• Provide Journalists and legal professionals greater freedom to operate

The implementation of the initiative will unilaterally enhance the reputation of the Philippines.

But the most important benefit we will look forward to is the dramatic reduction, if not elimination, of assassinations in the country.
This strategy is a thousand times better than the government’s strategy of doing nothing.


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  1. Mr. Hernandez – Thanks for the kudos, and don’t worry about us. My family has been in the Philippines since 1899, working with schools. We understand the score here. The folks in Manila know me, know what I’m about, and – yes – many are not happy about my activities. For the record, it didn’t turn out very well for those who have attempted to “go after” me in the past using the traditional methods covered in the AAIP outline. The truth is that the VAST majority of Filipinos desperately want to see an end to such violence in their country, and it is this that allows me to feel secure in the prospect of success. You will never have a true, open democracy until this spectre is removed from your societal landscape. If you belong to the cadre that believes in this, I welcome your participation.

  2. Funny they did not include assassination targets such as human rights workers, union leaders, peasant leaders, activists, etc. These people are actually the once who have suffered the most from extra judicial execution and disappearances. What are these proponents thinking ???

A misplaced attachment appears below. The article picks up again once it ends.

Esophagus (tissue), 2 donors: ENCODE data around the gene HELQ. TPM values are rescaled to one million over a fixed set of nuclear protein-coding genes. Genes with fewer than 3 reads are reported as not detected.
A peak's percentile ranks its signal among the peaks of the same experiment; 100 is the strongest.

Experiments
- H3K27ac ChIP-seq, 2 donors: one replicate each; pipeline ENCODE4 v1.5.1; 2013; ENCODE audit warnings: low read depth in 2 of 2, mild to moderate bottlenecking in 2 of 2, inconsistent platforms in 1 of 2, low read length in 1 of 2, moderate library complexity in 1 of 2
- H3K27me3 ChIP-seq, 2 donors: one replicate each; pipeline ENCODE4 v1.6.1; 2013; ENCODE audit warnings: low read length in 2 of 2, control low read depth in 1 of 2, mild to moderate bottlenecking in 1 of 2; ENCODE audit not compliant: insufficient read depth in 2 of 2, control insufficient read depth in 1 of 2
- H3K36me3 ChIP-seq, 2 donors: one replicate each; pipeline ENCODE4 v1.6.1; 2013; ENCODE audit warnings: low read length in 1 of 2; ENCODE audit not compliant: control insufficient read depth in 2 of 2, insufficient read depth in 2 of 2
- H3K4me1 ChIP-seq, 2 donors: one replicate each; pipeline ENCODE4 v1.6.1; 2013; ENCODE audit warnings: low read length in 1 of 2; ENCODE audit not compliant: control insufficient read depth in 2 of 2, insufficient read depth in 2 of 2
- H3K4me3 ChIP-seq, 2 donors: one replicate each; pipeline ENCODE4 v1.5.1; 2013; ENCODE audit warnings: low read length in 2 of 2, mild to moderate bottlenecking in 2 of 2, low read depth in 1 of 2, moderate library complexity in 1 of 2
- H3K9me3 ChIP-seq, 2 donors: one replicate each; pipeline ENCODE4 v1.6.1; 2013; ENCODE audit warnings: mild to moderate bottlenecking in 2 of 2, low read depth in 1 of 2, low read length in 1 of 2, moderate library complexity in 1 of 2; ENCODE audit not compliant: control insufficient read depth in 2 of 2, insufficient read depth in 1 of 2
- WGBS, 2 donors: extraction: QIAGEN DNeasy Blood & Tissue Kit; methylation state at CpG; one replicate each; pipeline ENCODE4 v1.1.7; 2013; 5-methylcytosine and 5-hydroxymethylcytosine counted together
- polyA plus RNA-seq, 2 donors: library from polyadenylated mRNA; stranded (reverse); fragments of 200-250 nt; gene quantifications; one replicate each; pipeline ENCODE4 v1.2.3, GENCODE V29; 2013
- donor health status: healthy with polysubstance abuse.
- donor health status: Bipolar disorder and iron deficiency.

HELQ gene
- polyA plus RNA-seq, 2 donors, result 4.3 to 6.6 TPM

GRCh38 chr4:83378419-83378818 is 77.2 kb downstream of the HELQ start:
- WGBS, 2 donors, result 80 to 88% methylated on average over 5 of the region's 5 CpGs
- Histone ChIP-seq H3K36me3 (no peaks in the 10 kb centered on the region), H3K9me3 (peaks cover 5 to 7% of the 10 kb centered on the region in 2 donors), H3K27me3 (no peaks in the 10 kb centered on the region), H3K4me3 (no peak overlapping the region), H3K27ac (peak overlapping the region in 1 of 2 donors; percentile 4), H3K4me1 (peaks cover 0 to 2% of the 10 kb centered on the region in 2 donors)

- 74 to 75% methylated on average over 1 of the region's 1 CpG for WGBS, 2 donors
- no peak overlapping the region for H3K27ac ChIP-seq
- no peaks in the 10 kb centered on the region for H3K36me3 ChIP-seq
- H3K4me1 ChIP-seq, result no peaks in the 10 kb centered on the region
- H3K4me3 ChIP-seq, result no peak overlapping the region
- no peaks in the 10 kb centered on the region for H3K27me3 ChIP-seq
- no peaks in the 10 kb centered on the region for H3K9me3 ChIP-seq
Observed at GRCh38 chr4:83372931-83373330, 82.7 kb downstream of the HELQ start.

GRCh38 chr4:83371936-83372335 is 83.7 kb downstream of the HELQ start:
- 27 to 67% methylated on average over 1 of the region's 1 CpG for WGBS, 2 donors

3. PNP must have an Intelligence Unit that have a Database of groups that employs, recruits or protect criminals elements that Directors/Masterminds of Assasinations “hires-for-fee” or the “gun-for-hire”. PNP must have physical presence in the community by doing “foot patrol” and “mobile patrol” with the Intelligence Unit doing”undercover” work for suspected groups. This police activities is in parallel support of the Baranggay/Kagawad policing of the community which can provide intelligence on criminal groups or felons who offers their criminal services for Assasinations! These police/Baranggay activities and relationship can be monitored by the CiVic Group like the AAIP or VAC (Volunteers Against Crimes).

  4. Jun Villabroza on

    Pillipinos have a reputation – for whatever reason – of being soft and forgiving. Crimes flourish because the perpetrators think they can get away with it. If criminals know they will be caught and punished then in my opinion crimes will be reduced. These are some of the things that I believe are needed: a) Strict enforcement of the laws – zero tolerance. b) Speedy application of justice. c) Re-instatement of the “death penalty”.

  5. Guillermo Hernandez on

    This suggestion will have an uphill battle ( more like an impossibility ) in Congress.

    Guess who has the private armies……our very own Congressmen….provincial Governors…
    city and town mayors ( remember the DDS of Davao City ) …..large landowners ( with their
    Goons disguised as Security Guards ). In other words…..people with POWER, political or economic…or both.

    Good luck to Wagner and Bernas ……by the way, watch your backs ( You are now targets
    for assasination through the noble suggestion you have just made )

  6. From my point of view as a gun control advocate, the best street-level minimizer of assassination incidents is Police checkpoints and implementation of the current gun control law (where I contributed 70% of the ideas). If tapped as think-tank, I am willing to join Wagner and Bernas in this advocacy. I, myself, is an exhortist blogger and at risk of assassination.